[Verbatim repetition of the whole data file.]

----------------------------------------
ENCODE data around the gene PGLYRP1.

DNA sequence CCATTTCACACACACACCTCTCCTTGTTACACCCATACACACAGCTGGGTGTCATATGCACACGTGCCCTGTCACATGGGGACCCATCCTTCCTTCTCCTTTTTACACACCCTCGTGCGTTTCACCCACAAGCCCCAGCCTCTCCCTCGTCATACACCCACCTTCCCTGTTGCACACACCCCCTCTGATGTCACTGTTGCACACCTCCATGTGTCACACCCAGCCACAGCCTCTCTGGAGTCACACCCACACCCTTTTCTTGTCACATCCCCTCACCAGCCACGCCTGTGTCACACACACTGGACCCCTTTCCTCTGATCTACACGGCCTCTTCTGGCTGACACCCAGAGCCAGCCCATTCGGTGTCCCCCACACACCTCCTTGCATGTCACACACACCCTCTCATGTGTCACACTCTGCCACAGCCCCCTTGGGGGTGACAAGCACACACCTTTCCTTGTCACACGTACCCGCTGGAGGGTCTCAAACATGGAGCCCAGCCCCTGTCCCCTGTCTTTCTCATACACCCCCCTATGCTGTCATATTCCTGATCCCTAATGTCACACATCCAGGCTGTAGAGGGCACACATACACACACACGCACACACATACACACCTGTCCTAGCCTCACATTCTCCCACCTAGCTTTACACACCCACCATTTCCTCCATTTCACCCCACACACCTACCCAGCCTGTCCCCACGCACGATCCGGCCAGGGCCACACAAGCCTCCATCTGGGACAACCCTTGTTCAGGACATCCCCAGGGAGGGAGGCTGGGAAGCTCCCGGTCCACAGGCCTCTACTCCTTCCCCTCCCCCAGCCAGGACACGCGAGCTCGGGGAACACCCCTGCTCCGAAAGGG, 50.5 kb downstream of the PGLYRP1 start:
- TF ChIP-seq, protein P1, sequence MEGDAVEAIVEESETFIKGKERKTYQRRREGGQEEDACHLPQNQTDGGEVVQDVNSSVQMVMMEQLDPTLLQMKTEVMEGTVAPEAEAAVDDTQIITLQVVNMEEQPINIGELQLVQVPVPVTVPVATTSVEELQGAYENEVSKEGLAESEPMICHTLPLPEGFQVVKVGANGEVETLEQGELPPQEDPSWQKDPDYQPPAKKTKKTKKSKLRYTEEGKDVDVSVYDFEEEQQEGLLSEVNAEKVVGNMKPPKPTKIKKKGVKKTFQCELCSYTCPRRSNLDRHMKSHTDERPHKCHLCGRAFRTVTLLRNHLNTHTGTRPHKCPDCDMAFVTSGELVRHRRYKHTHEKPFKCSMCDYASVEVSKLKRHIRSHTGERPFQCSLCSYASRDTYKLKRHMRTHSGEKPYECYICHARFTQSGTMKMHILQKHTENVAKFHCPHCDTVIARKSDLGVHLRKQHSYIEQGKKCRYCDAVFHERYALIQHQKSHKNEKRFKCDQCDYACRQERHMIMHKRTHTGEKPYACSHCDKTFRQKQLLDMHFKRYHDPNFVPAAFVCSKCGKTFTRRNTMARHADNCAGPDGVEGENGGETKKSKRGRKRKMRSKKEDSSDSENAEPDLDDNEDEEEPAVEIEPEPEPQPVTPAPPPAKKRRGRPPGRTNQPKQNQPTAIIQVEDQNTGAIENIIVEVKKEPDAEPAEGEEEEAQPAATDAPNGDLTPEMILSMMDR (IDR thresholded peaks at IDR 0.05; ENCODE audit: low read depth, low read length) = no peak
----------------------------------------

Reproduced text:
ENCODE data around the gene PGLYRP1.

DNA sequence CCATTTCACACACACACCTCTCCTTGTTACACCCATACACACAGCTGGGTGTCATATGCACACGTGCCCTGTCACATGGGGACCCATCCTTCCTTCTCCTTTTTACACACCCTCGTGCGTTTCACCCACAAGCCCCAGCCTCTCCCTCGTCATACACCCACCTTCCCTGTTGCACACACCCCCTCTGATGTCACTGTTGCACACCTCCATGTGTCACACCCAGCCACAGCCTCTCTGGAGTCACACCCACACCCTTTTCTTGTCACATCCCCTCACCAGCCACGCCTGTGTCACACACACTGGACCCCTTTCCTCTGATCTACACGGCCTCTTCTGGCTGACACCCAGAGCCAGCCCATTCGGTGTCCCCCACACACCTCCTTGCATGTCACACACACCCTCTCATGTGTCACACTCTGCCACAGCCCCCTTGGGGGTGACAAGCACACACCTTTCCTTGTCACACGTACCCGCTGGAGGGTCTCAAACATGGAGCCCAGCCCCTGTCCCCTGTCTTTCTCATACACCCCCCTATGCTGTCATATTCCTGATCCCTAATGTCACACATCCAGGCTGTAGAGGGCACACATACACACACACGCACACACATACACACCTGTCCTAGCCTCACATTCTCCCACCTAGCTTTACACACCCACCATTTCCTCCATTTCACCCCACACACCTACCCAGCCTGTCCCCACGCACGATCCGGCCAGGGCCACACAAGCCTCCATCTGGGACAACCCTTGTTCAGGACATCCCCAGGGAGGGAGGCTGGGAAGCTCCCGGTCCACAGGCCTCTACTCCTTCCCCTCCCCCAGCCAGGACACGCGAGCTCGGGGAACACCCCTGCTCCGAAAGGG, 50.5 kb downstream of the PGLYRP1 start:
- TF ChIP-seq, protein P1, sequence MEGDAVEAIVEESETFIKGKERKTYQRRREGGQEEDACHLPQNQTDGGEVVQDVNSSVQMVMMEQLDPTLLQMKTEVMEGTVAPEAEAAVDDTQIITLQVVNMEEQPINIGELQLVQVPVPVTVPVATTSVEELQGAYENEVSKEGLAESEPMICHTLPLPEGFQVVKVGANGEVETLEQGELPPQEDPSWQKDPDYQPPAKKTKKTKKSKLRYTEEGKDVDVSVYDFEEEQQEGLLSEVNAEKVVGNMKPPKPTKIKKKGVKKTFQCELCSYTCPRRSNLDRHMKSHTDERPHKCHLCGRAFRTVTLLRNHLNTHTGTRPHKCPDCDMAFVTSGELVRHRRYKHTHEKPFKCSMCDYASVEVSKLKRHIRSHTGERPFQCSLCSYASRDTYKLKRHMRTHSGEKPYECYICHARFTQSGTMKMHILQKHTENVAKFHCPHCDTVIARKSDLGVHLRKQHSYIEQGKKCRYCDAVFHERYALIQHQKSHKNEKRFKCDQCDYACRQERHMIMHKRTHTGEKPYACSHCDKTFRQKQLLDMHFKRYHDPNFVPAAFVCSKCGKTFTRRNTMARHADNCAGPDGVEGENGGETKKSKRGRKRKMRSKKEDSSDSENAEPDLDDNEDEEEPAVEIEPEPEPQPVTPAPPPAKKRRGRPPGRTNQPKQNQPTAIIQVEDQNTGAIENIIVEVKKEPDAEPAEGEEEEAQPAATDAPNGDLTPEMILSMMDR (IDR thresholded peaks at IDR 0.05; ENCODE audit: low read depth, low read length) = no peak